Mumbai: Coach Rahul Dravid on Monday said his players did not play their "number one game" in the final of the ICC U-19 World Cup, notwithstanding the eight-wicket drubbing of Australia en route to winning the title.
Dravid, though, promptly added that his team fully deserved the title triumph.
"We did not play our number one game in the finals, that we played in the quarterfinal (versus Bangladesh) and semifinal (against Pakistan). Just the fact that they played the finals was an experience," Dravid said.
The former India captain was speaking after the team's arrival here from New Zealand where the tournament was held.
"I'm really happy that the 15 boys got to wear World Cup medal. They deserve it. It's been a lot of sacrifices, the way they played in the World Cup.
"The way they jelled, the quality of cricket they played - all these give you a lot of satisfaction. We were under pressure in a few games, but there were people who stood up and delivered."
The batting legend added that the most satisfying part, other than winning the World Cup, was the process the team followed to reach the top.
"The real satisfaction, in my opinion, is the process that was followed over the last 14-16 months, the whole planning and preparation that has gone into, not necessarily for this World Cup, but for developing the U19 players.
"It was great team work, guys behind the scenes, the selectors, NCA, the BCCI setting up games and series. Winning a tournament like this is a good reflection of the team work."
Dravid cautioned that the real test awaits his young players.
"The challenge and the hard work really start from here, we had couple of conversation on it. When we were there they showed a rerun of the 2012 finals and I started checking upon a few things.
"It is interesting... the result of the final is India beat Australia but six years down the line only one of those boys has played for India while 5-6 of them went on to play for Australia."
He felt a lot will depend on how the young players are managed.
"Talent is there, ability is there, it's about managing themselves, how to deal with pressure and the expectations that will come as U-19 champions.
"It's not easy to get into the Indian side. At least if they become good first class cricketers, from then on it becomes a stepping stone to play for India."
Dravid said the players treated the high-pressure semifinal against arch-foes Pakistan like any other game.
"The boys knew that many people watch it. We played two Asia Cups but we did not play Pakistan, I am happy that they got to know what an India-Pakistan game is about, at the U-19 level.
"The way our boys handled that game, the quality of cricket that we played, the intensity that we showed was commendable and we did not give them a chance to come back."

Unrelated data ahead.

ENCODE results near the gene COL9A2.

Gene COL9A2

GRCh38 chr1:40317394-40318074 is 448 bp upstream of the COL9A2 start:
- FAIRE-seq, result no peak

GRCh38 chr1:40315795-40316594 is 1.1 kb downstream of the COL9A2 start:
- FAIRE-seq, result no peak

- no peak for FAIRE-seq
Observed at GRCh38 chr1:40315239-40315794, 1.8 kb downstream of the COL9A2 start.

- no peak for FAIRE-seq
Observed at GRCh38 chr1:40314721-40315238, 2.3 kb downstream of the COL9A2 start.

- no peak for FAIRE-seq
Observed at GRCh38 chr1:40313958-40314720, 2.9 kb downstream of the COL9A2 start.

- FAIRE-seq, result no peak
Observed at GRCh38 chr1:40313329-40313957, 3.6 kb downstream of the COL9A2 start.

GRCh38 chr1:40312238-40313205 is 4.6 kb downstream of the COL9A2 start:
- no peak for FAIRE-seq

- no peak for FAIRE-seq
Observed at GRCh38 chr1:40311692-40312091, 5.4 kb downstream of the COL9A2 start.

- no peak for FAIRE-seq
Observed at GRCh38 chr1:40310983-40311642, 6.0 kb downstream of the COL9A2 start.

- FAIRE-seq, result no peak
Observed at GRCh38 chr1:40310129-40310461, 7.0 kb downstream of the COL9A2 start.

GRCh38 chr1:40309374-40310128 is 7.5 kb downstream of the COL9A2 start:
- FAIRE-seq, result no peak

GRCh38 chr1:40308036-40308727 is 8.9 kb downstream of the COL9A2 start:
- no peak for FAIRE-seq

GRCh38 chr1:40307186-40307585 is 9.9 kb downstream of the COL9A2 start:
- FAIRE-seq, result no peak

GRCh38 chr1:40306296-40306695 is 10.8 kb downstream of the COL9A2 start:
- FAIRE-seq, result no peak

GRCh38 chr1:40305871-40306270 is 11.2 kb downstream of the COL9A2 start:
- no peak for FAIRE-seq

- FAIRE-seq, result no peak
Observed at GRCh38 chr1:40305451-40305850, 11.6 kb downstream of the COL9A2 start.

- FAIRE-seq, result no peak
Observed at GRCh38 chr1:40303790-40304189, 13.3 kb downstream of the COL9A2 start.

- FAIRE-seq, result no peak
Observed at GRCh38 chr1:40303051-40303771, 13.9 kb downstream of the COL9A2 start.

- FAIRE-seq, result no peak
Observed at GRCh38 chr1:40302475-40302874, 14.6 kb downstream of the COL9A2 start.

Dravid felt these boys should now quit playing age-level cricket, although he said it was his personal view.
"My view is quite well known. I feel that once the boys are good enough they should go on to play men's cricket, especially those who had played first class cricket.
"Five boys from last year's World Cup qualified to play this time. But we made a conscious decision not to pick them as I felt it will be better for them to play U-23 cricket and senior men's cricket."
A difficult journey: Shaw
Under-19 team captain Prithvi Shaw on Monday termed his journey from Virar to Mount Maunganui a "difficult" one and said words can never express the emotions that he felt while guiding the Indian U-19 team to World Cup glory.
"Becoming World Cup captain I can't express in words the feeling and thanks to everyone," said Shaw.
"It was a difficult journey for me starting where I used to live in Virar. All credit to my dad he was the only who took me (everywhere). He used to take me to matches practices and it was far away from my home in Virar."
Shaw comes from Virar, a small down in Palghar district near Mumbai and the youngster walked down memory lane and retraced his journey from his home town to New Zealand.
"It used to take two hours, the journey from the train and it was difficult in those days. In the past two three years I am working hard to play for India Under 19," said Shaw, who scored a hundred in Ranji and Duleep Trophy debut.
"It is all about experience, when you are 7-8 years old you start playing school cricket and score runs, my coaches from school level to Rahul Dravid Sir now, all those small, small things, the experiences make a difference."
Shaw, who scored 261 runs including two fifties during the tournament, said his team executed the plans to perfection and he is extremely proud of them.
"I am very happy and proud, I played a lot of school cricket and scored heavily there and then the Ranji Trophy but when we represent India, it's a different feeling," Shaw told reporters here after the team's arrival.